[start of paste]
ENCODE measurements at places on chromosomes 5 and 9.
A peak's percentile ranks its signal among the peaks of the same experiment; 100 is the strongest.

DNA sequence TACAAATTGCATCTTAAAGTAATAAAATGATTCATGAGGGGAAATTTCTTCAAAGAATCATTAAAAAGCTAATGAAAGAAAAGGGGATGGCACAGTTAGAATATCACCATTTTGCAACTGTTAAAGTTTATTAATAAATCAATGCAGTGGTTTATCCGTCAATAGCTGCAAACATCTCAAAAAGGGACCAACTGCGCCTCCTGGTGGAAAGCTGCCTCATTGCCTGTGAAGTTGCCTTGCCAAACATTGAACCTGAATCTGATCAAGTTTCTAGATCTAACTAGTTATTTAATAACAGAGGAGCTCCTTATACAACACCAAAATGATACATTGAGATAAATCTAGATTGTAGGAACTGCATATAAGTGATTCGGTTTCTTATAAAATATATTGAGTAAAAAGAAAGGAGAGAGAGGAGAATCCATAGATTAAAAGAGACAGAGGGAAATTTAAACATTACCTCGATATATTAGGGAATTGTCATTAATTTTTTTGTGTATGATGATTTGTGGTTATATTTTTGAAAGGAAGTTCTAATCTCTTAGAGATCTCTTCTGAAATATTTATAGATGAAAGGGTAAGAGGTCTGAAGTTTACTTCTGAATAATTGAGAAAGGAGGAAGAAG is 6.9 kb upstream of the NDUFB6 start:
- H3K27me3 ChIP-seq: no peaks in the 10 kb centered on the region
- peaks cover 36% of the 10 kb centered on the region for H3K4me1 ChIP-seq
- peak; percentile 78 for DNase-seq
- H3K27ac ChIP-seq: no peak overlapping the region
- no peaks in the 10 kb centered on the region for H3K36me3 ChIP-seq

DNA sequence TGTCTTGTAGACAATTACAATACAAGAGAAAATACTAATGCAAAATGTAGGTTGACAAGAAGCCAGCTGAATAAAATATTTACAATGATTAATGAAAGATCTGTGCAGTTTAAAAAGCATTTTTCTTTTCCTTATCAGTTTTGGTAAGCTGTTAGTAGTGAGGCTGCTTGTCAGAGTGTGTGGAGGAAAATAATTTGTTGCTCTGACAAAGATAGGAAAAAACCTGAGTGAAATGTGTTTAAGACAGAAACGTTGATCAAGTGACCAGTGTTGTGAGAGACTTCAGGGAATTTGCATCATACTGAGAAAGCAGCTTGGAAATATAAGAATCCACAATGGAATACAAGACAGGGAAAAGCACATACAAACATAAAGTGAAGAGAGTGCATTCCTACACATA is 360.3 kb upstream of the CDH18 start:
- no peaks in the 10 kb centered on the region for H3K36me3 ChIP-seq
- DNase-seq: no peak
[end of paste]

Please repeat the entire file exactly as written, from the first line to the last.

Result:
ENCODE measurements at places on chromosomes 5 and 9.
A peak's percentile ranks its signal among the peaks of the same experiment; 100 is the strongest.

DNA sequence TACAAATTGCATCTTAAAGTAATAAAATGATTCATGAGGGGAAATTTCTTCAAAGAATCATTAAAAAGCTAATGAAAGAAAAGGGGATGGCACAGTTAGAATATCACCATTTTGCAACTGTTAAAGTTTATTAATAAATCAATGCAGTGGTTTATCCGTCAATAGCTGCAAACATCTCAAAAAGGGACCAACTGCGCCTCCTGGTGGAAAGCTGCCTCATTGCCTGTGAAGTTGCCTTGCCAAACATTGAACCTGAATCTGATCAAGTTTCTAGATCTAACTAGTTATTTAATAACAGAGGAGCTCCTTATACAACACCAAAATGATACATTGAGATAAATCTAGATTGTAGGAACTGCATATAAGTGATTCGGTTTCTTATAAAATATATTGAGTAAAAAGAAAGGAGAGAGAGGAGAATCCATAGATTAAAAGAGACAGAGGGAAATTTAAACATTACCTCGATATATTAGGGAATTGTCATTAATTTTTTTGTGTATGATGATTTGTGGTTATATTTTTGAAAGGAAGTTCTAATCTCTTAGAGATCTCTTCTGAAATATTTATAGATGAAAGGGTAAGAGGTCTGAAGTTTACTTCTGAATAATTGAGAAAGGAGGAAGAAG is 6.9 kb upstream of the NDUFB6 start:
- H3K27me3 ChIP-seq: no peaks in the 10 kb centered on the region
- peaks cover 36% of the 10 kb centered on the region for H3K4me1 ChIP-seq
- peak; percentile 78 for DNase-seq
- H3K27ac ChIP-seq: no peak overlapping the region
- no peaks in the 10 kb centered on the region for H3K36me3 ChIP-seq

DNA sequence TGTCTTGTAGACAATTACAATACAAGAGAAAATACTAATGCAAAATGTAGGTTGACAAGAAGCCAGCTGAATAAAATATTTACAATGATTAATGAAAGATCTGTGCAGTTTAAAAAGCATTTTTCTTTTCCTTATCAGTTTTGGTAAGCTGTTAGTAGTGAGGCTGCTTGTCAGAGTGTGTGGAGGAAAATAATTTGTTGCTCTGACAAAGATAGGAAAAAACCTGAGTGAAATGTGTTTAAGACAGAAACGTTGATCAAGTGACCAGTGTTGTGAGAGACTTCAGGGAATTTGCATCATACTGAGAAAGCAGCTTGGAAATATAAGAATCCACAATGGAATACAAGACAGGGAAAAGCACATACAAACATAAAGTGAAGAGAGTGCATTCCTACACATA is 360.3 kb upstream of the CDH18 start:
- no peaks in the 10 kb centered on the region for H3K36me3 ChIP-seq
- DNase-seq: no peak